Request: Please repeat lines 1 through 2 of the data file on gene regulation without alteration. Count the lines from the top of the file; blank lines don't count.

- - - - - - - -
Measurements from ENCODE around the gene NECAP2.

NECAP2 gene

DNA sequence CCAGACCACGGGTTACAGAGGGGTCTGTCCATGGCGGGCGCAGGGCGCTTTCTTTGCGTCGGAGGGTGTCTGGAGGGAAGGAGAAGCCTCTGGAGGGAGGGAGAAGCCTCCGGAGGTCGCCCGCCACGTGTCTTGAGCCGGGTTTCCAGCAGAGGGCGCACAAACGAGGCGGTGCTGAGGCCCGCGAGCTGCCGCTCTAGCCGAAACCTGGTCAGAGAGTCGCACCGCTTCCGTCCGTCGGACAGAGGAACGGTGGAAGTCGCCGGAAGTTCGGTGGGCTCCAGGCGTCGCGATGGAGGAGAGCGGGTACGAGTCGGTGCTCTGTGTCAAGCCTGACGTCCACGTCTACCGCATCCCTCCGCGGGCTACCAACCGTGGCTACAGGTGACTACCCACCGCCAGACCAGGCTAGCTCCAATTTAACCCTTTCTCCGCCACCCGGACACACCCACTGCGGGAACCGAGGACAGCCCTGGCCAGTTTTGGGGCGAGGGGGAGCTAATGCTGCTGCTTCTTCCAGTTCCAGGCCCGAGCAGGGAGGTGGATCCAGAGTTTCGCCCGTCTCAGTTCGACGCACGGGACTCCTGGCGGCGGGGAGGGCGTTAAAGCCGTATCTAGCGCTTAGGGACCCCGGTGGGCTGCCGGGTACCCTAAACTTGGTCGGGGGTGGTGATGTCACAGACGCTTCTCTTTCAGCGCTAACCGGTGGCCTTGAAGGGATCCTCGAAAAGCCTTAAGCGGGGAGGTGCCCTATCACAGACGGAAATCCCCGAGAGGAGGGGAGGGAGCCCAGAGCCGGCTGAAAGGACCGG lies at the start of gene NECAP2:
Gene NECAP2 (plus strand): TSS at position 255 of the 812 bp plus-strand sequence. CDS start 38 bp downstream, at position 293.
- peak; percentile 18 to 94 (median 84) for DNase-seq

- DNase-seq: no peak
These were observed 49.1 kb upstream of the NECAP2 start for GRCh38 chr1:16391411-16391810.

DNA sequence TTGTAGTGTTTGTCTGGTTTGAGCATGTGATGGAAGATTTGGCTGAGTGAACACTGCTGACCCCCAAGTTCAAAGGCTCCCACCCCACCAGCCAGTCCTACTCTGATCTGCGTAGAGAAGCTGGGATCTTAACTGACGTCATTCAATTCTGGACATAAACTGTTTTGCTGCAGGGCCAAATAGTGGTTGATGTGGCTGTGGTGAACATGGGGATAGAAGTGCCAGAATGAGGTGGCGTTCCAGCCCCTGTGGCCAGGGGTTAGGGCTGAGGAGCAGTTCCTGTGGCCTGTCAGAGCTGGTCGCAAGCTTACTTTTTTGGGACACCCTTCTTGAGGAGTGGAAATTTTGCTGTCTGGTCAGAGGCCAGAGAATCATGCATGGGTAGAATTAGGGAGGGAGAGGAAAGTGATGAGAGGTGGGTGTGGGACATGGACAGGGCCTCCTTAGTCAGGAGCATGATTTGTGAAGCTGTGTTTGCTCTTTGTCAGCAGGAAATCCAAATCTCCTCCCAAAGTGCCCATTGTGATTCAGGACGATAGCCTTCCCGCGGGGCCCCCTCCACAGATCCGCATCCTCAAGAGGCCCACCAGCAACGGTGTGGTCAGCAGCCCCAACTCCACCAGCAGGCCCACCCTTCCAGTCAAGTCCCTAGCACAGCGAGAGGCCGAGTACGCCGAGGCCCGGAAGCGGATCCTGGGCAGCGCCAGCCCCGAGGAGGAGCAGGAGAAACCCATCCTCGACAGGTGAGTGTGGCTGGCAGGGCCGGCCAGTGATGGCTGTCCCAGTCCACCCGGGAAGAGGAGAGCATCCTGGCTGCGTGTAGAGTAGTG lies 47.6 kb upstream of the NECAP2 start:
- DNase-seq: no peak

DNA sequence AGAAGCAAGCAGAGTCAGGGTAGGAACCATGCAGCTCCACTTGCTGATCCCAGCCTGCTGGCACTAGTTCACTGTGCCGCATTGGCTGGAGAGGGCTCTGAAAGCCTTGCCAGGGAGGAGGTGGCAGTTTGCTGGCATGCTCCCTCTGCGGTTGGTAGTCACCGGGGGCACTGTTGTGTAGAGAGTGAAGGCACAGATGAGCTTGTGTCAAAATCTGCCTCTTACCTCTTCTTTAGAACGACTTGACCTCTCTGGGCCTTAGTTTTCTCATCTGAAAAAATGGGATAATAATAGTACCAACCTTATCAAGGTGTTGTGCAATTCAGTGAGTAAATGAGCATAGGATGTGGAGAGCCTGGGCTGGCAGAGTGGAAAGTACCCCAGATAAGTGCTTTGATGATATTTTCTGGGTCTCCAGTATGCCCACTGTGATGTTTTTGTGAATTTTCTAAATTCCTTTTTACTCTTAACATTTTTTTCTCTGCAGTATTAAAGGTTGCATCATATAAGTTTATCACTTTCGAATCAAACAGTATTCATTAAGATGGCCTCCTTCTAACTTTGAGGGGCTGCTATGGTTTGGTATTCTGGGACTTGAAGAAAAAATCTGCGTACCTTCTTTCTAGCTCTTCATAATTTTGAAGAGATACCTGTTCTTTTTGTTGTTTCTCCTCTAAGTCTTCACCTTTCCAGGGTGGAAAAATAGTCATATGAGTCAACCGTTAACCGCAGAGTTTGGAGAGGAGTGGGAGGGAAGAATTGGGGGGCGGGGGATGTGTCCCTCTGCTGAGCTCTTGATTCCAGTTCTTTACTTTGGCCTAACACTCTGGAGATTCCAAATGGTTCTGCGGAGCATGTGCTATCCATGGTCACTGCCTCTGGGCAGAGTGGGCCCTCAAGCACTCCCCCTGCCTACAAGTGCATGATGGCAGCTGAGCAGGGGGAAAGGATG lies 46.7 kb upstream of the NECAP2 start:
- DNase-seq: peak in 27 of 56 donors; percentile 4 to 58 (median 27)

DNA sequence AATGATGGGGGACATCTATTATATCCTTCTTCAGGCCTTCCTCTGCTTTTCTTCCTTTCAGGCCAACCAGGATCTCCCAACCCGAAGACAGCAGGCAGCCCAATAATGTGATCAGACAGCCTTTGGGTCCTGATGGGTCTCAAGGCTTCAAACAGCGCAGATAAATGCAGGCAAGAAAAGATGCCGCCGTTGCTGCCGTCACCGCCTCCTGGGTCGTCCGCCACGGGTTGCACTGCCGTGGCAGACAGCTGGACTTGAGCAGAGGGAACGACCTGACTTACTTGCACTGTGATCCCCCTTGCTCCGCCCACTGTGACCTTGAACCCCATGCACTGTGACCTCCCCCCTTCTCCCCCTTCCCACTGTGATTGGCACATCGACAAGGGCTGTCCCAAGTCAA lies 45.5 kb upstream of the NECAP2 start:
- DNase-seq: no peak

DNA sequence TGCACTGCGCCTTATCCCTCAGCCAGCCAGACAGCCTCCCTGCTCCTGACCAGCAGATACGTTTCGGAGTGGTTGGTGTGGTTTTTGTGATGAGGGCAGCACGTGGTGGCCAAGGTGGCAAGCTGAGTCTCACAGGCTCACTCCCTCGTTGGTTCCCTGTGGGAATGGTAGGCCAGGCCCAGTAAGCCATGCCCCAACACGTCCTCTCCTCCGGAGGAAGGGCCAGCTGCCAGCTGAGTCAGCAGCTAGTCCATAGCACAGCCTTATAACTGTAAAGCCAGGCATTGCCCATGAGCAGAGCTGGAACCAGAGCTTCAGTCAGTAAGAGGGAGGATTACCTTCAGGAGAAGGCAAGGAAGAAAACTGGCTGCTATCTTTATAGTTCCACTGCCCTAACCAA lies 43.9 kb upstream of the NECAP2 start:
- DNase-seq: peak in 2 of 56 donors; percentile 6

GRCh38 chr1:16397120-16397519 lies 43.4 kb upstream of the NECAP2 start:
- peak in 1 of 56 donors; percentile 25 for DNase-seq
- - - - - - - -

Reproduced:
Measurements from ENCODE around the gene NECAP2.

NECAP2 gene